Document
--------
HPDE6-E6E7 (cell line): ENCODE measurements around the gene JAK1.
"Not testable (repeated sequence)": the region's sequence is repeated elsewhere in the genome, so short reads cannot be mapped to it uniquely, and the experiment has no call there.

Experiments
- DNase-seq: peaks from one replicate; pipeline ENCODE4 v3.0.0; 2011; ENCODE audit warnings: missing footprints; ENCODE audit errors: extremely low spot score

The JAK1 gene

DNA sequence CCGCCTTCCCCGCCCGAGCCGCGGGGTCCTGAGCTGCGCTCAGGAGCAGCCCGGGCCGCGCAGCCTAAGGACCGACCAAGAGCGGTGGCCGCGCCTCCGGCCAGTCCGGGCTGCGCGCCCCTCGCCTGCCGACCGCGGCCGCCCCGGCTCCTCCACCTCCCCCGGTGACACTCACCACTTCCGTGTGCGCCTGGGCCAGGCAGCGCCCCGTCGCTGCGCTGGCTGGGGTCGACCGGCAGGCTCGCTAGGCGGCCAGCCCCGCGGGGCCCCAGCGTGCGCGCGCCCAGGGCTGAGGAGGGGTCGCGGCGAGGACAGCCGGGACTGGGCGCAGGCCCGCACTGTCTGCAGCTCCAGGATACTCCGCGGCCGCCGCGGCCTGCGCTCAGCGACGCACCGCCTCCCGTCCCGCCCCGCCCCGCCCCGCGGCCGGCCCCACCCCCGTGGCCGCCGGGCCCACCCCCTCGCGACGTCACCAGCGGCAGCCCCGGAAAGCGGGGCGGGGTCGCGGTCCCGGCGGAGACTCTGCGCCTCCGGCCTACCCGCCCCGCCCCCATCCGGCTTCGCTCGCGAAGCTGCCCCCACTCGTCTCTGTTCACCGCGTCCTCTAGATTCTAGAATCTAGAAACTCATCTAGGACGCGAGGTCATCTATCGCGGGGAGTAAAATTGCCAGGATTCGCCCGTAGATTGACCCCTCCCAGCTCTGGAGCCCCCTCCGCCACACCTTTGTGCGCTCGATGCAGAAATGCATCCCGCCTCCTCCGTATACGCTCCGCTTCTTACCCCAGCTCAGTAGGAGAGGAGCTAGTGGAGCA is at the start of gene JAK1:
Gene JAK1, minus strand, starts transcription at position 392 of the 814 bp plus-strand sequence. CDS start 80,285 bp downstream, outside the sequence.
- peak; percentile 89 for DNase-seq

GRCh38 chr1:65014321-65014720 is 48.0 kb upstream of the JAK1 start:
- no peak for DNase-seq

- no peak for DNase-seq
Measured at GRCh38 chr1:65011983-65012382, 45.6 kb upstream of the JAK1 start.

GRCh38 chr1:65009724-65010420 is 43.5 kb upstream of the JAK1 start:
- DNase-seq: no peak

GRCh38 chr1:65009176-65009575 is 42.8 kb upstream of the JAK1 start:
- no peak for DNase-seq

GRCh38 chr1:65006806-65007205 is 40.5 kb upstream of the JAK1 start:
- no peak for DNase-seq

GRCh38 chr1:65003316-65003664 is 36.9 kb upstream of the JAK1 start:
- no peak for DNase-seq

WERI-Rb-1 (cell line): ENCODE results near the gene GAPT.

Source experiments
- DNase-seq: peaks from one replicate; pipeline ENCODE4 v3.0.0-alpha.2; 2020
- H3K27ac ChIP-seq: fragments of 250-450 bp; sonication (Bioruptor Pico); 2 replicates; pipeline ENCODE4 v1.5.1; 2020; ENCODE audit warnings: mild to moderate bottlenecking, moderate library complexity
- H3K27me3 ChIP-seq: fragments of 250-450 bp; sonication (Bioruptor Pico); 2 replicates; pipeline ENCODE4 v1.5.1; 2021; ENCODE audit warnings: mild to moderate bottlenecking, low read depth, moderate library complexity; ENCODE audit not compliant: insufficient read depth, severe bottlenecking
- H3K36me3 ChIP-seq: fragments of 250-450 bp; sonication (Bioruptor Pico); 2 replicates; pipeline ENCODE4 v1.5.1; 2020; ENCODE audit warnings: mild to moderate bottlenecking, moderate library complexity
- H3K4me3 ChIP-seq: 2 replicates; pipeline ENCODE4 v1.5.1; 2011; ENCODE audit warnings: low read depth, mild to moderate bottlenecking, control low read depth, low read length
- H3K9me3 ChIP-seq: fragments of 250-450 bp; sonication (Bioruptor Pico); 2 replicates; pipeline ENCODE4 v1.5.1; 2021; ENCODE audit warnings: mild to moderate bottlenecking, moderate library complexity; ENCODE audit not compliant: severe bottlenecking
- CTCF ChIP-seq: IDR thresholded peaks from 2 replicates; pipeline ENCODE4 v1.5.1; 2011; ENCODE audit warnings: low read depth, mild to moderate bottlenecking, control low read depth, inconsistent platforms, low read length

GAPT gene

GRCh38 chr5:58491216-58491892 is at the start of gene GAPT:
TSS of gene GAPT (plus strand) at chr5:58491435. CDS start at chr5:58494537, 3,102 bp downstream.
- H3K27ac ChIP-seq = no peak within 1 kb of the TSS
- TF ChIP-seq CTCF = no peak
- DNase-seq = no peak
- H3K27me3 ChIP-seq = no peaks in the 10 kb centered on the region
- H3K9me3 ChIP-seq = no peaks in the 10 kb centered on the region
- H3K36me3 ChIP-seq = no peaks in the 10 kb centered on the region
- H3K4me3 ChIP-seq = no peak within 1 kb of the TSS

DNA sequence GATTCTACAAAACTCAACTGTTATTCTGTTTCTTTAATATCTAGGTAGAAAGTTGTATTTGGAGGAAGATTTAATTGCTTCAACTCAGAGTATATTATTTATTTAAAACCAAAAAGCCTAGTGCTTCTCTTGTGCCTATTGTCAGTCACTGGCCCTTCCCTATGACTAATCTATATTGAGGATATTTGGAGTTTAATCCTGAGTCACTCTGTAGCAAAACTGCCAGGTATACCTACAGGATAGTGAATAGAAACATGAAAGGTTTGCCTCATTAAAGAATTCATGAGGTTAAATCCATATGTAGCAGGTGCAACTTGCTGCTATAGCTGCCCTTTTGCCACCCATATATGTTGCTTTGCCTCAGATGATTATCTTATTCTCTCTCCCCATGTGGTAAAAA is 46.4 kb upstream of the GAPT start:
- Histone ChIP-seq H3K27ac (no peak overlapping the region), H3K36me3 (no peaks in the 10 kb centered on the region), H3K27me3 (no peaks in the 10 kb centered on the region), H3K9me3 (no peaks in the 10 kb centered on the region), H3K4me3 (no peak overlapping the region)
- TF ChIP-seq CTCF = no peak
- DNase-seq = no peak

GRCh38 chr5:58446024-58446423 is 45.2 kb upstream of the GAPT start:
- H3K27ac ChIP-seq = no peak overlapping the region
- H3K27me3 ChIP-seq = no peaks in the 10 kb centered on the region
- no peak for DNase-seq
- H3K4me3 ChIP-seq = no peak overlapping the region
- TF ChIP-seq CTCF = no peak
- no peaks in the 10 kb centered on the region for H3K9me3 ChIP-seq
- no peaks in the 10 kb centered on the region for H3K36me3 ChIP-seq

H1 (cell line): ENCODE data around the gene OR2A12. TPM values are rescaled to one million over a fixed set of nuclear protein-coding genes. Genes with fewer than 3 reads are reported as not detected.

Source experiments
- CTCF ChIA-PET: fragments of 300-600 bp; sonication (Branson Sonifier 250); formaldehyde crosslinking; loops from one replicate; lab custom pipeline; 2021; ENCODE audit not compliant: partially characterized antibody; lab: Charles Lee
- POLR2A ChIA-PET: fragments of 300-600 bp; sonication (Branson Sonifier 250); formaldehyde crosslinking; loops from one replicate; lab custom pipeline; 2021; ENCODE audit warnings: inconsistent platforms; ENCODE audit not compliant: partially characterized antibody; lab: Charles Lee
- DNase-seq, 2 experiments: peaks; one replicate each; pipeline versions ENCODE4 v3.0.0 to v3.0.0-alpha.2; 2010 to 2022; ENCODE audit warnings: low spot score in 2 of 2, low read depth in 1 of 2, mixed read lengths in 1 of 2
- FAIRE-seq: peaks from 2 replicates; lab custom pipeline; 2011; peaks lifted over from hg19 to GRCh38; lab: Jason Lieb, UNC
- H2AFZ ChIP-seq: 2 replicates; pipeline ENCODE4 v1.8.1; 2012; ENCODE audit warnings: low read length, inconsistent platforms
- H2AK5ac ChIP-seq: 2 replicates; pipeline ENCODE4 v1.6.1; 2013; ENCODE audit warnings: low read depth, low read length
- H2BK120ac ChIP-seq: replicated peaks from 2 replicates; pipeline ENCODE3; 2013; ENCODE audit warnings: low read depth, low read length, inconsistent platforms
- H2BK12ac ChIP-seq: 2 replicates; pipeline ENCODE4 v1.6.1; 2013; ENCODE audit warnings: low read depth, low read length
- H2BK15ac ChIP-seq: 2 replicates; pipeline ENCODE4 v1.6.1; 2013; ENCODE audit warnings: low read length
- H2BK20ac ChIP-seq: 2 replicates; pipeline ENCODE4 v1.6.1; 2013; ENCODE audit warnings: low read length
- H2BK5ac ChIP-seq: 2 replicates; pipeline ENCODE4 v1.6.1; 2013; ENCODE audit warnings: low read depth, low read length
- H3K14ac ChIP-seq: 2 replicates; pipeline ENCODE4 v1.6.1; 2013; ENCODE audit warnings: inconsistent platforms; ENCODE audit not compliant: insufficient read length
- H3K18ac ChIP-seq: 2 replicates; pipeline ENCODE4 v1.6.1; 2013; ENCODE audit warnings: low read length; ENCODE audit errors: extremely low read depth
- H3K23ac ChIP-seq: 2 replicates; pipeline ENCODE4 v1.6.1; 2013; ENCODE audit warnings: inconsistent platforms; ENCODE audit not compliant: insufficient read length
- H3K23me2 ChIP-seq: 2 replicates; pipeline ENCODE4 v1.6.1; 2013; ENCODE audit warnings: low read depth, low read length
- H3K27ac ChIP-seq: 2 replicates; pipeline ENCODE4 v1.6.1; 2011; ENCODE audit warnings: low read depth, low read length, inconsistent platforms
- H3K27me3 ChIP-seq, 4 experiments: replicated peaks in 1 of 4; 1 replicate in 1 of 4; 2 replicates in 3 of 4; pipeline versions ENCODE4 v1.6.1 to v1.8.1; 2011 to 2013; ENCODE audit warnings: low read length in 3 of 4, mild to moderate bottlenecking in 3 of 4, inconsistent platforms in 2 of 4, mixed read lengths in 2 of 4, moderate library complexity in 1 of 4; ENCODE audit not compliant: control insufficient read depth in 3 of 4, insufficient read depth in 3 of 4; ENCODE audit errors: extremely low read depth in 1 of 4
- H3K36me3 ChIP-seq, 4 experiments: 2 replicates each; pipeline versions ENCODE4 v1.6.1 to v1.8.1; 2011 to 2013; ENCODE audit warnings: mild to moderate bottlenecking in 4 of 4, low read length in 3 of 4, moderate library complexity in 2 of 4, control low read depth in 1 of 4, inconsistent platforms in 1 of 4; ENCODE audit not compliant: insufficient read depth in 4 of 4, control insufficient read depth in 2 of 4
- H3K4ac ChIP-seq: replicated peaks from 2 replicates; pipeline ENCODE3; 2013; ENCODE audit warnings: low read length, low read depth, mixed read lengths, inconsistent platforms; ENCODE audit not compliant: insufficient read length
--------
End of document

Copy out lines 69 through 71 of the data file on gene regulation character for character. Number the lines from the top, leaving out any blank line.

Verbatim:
- H3K27ac ChIP-seq: 2 replicates; pipeline ENCODE4 v1.6.1; 2011; ENCODE audit warnings: low read depth, low read length, inconsistent platforms
- H3K27me3 ChIP-seq, 4 experiments: replicated peaks in 1 of 4; 1 replicate in 1 of 4; 2 replicates in 3 of 4; pipeline versions ENCODE4 v1.6.1 to v1.8.1; 2011 to 2013; ENCODE audit warnings: low read length in 3 of 4, mild to moderate bottlenecking in 3 of 4, inconsistent platforms in 2 of 4, mixed read lengths in 2 of 4, moderate library complexity in 1 of 4; ENCODE audit not compliant: control insufficient read depth in 3 of 4, insufficient read depth in 3 of 4; ENCODE audit errors: extremely low read depth in 1 of 4
- H3K36me3 ChIP-seq, 4 experiments: 2 replicates each; pipeline versions ENCODE4 v1.6.1 to v1.8.1; 2011 to 2013; ENCODE audit warnings: mild to moderate bottlenecking in 4 of 4, low read length in 3 of 4, moderate library complexity in 2 of 4, control low read depth in 1 of 4, inconsistent platforms in 1 of 4; ENCODE audit not compliant: insufficient read depth in 4 of 4, control insufficient read depth in 2 of 4